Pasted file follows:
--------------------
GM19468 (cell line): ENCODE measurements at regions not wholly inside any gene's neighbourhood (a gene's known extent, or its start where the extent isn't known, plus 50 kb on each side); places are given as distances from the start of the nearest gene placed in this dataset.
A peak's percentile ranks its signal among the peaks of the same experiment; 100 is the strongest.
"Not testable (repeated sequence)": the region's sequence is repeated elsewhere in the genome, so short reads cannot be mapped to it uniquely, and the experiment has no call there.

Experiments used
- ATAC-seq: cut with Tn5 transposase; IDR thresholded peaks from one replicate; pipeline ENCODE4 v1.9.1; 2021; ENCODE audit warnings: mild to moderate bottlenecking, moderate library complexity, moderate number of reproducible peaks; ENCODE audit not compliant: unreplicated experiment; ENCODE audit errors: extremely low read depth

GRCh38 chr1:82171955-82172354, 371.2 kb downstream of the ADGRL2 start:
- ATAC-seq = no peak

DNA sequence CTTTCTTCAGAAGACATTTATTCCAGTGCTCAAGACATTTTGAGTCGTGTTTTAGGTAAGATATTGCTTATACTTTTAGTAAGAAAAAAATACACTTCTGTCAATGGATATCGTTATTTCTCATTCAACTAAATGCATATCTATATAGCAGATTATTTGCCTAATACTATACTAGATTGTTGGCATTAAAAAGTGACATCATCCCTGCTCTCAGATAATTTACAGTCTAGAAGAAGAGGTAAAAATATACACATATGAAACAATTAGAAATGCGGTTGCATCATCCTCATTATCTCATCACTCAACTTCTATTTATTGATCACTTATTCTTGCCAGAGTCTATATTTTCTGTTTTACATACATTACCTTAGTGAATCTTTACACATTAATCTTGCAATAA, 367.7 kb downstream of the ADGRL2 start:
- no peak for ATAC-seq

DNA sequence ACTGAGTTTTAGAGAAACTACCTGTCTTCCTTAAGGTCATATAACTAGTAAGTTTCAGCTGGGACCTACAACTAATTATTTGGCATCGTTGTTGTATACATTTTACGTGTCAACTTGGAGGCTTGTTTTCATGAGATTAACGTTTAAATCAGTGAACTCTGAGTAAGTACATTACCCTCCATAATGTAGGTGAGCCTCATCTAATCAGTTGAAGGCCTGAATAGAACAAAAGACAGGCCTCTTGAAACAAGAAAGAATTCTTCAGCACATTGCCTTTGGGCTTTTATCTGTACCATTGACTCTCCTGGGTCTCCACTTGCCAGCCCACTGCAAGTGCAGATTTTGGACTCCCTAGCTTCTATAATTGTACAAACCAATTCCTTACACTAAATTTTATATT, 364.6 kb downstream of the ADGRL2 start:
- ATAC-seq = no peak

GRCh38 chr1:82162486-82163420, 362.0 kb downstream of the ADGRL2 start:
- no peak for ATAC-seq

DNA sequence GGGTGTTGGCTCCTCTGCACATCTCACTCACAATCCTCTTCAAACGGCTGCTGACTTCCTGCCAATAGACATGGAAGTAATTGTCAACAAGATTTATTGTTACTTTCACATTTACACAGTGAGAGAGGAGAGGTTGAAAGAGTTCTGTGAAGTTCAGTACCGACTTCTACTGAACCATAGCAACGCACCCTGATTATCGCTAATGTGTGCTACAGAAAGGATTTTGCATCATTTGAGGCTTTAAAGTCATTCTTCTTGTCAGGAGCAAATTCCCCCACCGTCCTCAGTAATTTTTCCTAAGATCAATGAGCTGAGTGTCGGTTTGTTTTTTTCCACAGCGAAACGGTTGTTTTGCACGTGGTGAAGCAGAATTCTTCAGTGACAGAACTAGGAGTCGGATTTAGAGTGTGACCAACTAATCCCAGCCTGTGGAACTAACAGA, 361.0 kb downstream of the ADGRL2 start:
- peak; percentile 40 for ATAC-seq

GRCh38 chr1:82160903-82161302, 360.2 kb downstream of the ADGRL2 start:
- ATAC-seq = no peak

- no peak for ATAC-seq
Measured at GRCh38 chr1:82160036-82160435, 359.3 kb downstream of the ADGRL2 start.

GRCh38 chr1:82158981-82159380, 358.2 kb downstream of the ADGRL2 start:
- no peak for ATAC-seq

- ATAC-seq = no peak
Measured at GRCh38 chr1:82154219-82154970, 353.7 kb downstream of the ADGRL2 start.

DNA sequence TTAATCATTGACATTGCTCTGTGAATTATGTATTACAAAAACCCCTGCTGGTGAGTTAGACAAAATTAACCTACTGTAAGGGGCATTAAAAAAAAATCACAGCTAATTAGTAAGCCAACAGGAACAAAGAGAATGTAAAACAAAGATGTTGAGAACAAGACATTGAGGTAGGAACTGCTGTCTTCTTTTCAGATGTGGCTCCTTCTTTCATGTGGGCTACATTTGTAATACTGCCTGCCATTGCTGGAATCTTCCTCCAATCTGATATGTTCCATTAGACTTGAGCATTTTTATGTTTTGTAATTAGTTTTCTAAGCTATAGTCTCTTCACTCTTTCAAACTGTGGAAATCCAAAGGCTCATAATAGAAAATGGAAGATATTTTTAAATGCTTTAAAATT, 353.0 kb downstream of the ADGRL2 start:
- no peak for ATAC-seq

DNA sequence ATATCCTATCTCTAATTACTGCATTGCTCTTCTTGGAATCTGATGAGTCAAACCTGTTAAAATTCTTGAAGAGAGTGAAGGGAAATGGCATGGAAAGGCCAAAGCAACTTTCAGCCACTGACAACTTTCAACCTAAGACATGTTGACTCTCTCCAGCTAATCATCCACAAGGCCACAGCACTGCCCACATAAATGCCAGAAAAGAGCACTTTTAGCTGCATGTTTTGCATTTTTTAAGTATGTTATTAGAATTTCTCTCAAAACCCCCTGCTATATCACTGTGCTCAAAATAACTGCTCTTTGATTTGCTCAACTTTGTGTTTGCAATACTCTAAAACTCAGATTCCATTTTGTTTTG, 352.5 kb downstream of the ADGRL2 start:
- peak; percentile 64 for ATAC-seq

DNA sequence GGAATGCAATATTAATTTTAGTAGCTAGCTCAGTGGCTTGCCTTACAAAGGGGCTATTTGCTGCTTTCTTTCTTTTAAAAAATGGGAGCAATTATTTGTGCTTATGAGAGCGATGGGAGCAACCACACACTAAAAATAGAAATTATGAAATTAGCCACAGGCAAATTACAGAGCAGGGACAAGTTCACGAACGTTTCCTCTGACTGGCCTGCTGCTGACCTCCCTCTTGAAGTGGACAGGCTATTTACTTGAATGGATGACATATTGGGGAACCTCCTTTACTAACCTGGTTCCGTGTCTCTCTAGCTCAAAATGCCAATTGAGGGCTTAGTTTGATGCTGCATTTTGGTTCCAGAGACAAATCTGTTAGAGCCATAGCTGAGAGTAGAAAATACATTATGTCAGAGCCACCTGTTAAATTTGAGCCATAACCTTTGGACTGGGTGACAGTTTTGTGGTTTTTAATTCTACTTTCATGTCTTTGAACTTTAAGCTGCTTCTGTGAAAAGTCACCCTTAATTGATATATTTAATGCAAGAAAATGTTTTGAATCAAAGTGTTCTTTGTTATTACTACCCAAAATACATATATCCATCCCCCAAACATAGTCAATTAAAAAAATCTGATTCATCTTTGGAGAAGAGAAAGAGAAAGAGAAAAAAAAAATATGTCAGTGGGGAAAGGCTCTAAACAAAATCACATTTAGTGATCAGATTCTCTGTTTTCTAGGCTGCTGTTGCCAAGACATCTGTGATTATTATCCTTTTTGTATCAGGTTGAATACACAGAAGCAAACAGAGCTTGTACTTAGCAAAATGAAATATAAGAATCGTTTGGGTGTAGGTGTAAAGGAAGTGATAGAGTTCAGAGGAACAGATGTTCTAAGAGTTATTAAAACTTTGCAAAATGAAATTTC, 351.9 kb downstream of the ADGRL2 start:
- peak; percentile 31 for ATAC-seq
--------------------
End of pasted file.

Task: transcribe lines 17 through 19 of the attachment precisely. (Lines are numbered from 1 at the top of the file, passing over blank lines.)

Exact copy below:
- ATAC-seq = no peak

- no peak for ATAC-seq
Measured at GRCh38 chr1:82160036-82160435, 359.3 kb downstream of the ADGRL2 start.